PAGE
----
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Urine strips: Maximizing the diagnostic value


Most diagnostic reagent strips used to perform routine urinalysis in veterinary laboratories were designed for human use.

Most diagnostic reagent strips used to perform routine urinalysis in veterinary laboratories were designed for human use. Although they do provide useful information to evaluate urine samples from animals, the results obtained with several diagnostic urine strips are unreliable.

Are you familiar with the limitations of the specific brand of diagnostic reagent strip used in your hospital?

The following list summarizes the limitations of most reagent strips and offers suggestions to maximize their diagnostic value:

1. URINE SPECIFIC-GRAVITY values of dogs and cats obtained with reagent strips are unreliable.

SUGGESTION: Use a properly calibrated refractometer to determine the values.

2. URINE PH test pads are designed to measure pH values to within 0.5 units. Because pH values usually are measured on a logarithmic scale, these strips often are too insensitive for reliable evaluation. Also, to prevent a false reduction in pH values when using multiple test reagent strips, prevent runover from the highly acidic protein test pad to the urine pH test pad by holding the strip horizontally.

SUGGESTION: Use a pH meter to determine pH results, especially when trying to measure relatively small changes in urine pH.

3. GLUCOSE TEST PADS contain labile enzymes (glucose oxidase and peroxidase). If the enzymatic action of these proteinaceous enzymes is impaired, test results will be unreliable.

SUGGESTION: Become familiar with the expiration date on the container. The life of enzymes in an unopened container of urine reagent strips may be prolonged by freezing the package. Check with the manufacturer for details.

4. BILIRUBIN REAGENT PADS are unreliable as screening tests in dogs because of a high percentage of false positive and false negative results. In contrast, positive bilirubin test results in cats usually are indicative of some underlying disease.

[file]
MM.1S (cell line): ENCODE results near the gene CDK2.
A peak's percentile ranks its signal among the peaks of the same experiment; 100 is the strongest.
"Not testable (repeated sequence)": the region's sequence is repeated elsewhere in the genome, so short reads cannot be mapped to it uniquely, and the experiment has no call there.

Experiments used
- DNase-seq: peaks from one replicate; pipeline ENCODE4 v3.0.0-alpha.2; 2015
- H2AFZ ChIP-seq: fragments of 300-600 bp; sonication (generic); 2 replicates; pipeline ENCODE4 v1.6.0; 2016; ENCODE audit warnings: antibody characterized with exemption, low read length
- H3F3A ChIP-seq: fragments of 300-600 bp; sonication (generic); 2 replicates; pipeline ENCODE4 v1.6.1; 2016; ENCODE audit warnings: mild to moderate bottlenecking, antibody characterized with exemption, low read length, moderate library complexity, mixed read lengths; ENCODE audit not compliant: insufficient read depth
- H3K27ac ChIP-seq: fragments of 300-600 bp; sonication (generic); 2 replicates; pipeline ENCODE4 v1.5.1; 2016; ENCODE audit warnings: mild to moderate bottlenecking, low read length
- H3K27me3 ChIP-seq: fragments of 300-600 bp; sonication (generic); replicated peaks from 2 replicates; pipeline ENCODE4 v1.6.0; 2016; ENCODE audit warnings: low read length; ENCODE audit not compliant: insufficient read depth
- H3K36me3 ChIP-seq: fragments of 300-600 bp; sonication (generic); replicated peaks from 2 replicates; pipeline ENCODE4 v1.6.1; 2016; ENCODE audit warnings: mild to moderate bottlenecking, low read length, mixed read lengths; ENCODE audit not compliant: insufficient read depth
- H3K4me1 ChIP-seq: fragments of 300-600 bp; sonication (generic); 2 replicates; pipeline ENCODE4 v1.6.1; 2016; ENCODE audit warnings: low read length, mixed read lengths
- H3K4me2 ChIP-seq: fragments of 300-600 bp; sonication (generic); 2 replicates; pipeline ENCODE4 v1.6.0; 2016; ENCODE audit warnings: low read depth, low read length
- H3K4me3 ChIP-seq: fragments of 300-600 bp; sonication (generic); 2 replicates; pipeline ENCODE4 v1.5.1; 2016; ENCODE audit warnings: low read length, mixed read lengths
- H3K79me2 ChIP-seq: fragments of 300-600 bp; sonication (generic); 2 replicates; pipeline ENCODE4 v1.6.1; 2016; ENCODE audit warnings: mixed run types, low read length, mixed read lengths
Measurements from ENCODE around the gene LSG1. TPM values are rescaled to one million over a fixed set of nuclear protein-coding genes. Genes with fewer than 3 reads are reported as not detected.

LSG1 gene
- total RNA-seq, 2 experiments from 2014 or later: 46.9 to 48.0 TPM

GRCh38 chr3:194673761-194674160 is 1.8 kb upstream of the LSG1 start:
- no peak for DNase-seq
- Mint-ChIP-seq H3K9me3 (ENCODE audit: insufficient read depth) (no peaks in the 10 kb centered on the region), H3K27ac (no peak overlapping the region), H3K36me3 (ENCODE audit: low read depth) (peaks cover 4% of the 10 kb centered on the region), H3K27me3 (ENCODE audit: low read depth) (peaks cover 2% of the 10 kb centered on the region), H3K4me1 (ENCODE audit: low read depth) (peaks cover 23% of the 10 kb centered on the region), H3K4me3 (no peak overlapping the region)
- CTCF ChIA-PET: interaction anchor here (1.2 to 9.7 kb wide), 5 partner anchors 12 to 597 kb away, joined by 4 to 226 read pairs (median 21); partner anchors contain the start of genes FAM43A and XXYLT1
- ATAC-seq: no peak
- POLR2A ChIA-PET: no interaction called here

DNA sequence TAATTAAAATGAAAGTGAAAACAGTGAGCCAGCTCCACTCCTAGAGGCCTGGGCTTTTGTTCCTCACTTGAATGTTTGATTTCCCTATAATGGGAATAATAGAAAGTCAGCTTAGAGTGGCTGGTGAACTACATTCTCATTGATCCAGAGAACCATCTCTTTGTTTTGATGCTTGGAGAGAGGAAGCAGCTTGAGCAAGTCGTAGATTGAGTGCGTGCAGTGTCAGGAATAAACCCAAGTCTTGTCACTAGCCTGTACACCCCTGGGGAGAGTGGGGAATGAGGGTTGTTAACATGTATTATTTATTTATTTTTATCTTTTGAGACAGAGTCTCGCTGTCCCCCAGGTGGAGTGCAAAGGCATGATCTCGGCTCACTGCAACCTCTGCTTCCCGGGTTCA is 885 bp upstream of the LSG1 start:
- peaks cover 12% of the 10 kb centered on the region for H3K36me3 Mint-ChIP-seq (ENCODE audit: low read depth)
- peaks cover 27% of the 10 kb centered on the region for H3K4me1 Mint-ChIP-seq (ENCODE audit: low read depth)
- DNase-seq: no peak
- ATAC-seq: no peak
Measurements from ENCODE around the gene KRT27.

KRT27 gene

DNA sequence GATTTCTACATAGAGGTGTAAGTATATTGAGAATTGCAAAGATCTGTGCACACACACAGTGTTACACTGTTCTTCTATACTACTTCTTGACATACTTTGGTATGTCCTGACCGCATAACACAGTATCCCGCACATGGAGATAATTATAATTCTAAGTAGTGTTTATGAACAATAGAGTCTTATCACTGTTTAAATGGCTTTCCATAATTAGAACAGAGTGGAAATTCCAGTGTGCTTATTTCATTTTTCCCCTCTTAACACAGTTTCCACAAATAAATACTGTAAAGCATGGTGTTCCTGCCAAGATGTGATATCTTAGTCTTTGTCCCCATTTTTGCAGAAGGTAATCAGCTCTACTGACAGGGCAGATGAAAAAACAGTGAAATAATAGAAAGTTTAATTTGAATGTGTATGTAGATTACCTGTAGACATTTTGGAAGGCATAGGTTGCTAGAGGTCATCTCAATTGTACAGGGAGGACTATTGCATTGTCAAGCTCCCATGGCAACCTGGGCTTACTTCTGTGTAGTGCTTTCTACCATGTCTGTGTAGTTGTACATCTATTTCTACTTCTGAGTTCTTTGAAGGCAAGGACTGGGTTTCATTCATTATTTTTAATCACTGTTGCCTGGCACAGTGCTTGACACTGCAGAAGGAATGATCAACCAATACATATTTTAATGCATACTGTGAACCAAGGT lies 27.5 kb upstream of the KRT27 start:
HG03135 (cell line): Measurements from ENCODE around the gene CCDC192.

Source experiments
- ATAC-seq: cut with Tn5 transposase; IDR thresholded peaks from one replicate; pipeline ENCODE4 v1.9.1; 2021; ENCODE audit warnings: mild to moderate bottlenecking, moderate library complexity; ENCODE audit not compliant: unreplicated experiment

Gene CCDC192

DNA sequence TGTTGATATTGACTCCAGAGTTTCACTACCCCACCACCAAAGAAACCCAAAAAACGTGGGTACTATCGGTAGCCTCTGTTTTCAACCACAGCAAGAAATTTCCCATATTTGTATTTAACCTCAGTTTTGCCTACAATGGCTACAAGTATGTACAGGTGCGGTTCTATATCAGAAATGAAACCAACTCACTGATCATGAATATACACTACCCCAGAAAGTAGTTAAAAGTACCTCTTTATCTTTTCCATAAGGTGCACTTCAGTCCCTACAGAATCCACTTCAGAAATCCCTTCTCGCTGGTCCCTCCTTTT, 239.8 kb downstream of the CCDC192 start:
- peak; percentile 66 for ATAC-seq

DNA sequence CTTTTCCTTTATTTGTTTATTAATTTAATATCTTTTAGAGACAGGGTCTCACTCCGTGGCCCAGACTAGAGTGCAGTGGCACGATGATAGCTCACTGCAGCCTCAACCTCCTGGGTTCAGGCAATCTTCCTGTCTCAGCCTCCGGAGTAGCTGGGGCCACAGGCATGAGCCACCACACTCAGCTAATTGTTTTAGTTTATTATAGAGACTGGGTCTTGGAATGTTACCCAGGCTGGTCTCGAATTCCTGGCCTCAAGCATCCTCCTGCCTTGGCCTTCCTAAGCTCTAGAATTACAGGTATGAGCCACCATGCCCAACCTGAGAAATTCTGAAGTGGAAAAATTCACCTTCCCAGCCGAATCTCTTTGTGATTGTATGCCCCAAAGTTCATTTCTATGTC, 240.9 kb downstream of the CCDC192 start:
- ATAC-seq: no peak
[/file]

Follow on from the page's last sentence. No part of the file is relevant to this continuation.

SUGGESTION: Consider positive or negative urine bilirubin test results in conjunction with other clinical findings.

5. THE OCCULT BLOOD TEST PAD may detect red blood cells, free hemoglobin or myoglobin.

SUGGESTION: Evaluate positive test results in conjunction with evaluation of urine sediment and other clinical findings.

6. PROTEIN TEST PADS routinely incorporated into multiple test reagent strips are based on a phenomenon called the "protein error of indicator dyes." These tests are approximately twice as sensitive to albumin compared to globulin, and three times more sensitive to albumin compared to muco-proteins. In addition, false positive results may occur if the urine pH is very alkaline.

SUGGESTION: Compare questionable results to another test method, such as the turbidometric sulfosalicylic acid test. Evaluation of urine protein-creatinine ratios may be helpful because they are a more reliable method to determine the magnitude of pathologic proteinuria.

7. UROBILINOGEN TEST PADS have not been useful in the routine evaluation of canine and feline urine.

SUGGESTION: Do not rely on uro-bilinogen test pads to screen patients for hemolytic disorders, hepatic disorders or patency of bile ducts.

8. NITRITE TEST PADS are used as an indirect indication of bacteriuria in humans. However, they provide uniformly false negative results in dogs and cats. False negative results associated with nitrite tests are associated with interference caused by ascorbic acid normally present in canine and feline urine.